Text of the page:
Now you know. Newton Burn is a truck driver and has been one for 28 years.

So what’s the point? UV rays and radiation. Neither one of them is good for you. One prematurely ages your skin to make you look older, and one prematurely ages your arteries to make your body perform like it’s older. Protect yourself!






You no doubt know the answers to these questions:

1) What scientist discovered X-rays in 1895?

2) What Nobel prize winning French physicist conducted pioneering research on radioactivity bringing this new science into prominence at the turn of the century?

If you answered 1) Wilhelm Roentgen and 2) Madame Curie, you are right.

However, do you know the answer to this one?

What great inventor was active in the development and commercialization of X-ray technology for about five years and then pulled out of the field altogether?

Answer: Thomas Edison, the inventor of the fluoroscope. Good for you if you knew this answer, but do you know why he pulled out of the field?

As Paul Harvey would say, “Here is the rest of the story…”

Clarence Dally was Edison’s dedicated assistant in those early years. He was exposed to significant doses of radiation in his work and developed a skin disorder that eventually progressed to a carcinoma. After multiple amputations he died in 1905. Recognizing the dangers of X-ray and radiation, Edison packed up his equipment, stored it and left the field to pursue other interests. When asked years later about his work in X-ray development he replied, “Don’t talk to me about X-rays, I’m afraid of them.”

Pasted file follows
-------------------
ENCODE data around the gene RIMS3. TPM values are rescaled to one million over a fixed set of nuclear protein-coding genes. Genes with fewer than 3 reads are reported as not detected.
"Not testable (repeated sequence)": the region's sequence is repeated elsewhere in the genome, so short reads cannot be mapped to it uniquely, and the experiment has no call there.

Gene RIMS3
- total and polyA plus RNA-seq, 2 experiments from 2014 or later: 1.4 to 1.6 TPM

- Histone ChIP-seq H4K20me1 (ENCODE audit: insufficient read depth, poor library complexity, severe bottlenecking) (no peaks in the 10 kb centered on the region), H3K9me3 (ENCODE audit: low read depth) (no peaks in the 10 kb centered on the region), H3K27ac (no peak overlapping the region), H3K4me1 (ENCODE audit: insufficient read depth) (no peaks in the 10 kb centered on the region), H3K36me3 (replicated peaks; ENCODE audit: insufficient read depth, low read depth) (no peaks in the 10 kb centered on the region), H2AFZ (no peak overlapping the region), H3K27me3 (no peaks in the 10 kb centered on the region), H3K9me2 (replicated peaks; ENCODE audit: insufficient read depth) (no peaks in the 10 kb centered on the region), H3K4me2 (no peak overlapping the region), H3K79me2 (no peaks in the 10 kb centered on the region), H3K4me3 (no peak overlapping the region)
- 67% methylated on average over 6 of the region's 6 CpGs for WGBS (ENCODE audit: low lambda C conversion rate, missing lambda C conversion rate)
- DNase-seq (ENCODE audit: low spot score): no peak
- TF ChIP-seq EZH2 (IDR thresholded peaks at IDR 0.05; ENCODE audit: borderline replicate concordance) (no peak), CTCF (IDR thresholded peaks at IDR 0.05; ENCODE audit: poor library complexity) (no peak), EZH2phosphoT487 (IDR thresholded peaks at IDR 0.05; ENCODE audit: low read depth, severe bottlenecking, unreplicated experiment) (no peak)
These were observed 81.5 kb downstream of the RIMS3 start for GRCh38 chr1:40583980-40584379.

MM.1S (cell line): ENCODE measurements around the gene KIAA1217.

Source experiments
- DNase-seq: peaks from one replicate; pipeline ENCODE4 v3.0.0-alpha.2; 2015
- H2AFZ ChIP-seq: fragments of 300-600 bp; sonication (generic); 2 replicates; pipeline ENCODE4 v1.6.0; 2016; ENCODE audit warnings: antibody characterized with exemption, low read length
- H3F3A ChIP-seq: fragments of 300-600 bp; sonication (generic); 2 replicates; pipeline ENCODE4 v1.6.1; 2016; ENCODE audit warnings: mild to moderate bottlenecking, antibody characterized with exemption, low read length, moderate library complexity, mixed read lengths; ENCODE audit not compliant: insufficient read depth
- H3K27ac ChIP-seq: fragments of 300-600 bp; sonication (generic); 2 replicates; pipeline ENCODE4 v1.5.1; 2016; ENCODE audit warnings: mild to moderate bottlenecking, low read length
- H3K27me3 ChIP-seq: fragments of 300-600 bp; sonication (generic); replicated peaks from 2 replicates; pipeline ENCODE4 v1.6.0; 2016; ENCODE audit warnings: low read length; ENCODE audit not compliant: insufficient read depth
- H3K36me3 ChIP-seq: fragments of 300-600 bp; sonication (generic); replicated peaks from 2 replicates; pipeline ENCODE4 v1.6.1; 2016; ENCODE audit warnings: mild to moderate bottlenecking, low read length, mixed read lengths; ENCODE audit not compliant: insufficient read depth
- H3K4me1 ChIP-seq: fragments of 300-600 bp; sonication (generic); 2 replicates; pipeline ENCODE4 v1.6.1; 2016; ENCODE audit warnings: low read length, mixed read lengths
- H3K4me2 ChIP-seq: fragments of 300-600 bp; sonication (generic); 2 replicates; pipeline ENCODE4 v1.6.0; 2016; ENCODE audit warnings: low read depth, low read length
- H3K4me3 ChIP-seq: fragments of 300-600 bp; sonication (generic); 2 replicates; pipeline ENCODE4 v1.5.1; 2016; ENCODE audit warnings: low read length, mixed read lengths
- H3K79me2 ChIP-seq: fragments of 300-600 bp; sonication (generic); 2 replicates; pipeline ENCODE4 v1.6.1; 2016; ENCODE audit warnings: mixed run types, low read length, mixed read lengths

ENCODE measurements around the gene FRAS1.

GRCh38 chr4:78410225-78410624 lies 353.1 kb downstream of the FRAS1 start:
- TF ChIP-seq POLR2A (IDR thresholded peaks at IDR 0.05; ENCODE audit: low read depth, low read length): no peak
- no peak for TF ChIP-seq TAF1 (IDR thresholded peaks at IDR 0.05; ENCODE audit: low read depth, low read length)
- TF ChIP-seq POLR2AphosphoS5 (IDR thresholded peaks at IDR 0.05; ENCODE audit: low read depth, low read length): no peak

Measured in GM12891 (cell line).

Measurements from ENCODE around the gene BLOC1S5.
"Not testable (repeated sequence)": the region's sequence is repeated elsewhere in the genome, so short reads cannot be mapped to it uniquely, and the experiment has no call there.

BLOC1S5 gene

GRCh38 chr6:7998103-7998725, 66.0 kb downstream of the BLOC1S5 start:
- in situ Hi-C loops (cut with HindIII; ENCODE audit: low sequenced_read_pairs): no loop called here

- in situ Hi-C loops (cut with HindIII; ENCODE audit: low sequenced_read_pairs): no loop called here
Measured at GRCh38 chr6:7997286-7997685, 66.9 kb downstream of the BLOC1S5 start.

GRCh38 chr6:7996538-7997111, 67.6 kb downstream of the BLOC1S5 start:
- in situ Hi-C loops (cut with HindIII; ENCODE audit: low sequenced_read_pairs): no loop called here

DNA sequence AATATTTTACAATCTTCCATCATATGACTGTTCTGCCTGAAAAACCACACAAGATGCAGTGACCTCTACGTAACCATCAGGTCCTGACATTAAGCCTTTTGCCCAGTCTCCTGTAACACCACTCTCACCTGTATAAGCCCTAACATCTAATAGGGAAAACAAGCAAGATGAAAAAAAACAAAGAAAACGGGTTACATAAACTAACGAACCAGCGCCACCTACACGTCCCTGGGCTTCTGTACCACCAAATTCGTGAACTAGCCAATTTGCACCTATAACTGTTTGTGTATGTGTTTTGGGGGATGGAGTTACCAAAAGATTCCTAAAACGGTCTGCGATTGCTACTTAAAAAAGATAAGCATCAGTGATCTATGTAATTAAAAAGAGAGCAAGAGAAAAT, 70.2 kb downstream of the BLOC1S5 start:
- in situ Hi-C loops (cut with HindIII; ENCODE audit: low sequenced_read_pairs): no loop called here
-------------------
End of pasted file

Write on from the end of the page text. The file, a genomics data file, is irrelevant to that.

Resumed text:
Radiation and the use of X-ray technology have come a long way in 120 years, but it is still dangerous to the uninformed and unprotected. Be smart and use everything available to you to protect yourself on every procedure.




Match the left column term with the right column description by writing the correct number in the spot following the description.

Send us a picture of your answers to info@jessed72.sg-host.com to win your prize.


(Answers must be legible to win!)



Barbara Hamilton, MD is an interventional radiologist (IR) and blogger who has made it her mission to narrow the gender gap in procedurally-oriented and traditionally male-dominated fields like IR and surgery. Her new book, Save Lives, Enjoy Your Own: Finding Your Place in Medicine is written for budding physicians who are considering the surgically-oriented fields of medicine, but aren’t sure if they can (or should) pursue them. In Save Lives, Enjoy Your Own, join Dr. Hamilton and her colleagues as they outline their pathways into these fields, including some of the stumbling blocks and triumphs they encountered along the way. You can purchase a signed special edition of the book through her website, TiredSuperheroine.com.



Why waste a hook when you can just lie on the bank overhang and feel around for a big catfish with your bare hands? That’s exactly what RN Kelsey Thomas at Stillwater Oklahoma Medical Center did to snag this 55 lb. monster catfish. Kelsey broke her hand in the process, so friend Steven Henry assists with the hoist. Talk about your ultimate exotic hobby…



Don’t bet your health on anything less!

RADPAD was developed by physicians for physicians. Proven radiation protection during Cine and Digital Subtraction Angiography with 40+ independent clinical studies and over 600 citations in research publications including citations for efficacy by the International Commission on Radiological Protection (ICRP), the Society of Cardiovascular Angiography & Intervention (SCAI), the American College of Cardiology (ACC) Clinical Policy Approval Committee, the American Society of Echocardiography (ASE), and the Heart Rhythm Society (HRS).

See Radpad.com for more information; contact info@jessed72.sg-host.com for a free radiation evaluation and No-Brainer® radiation protection cap.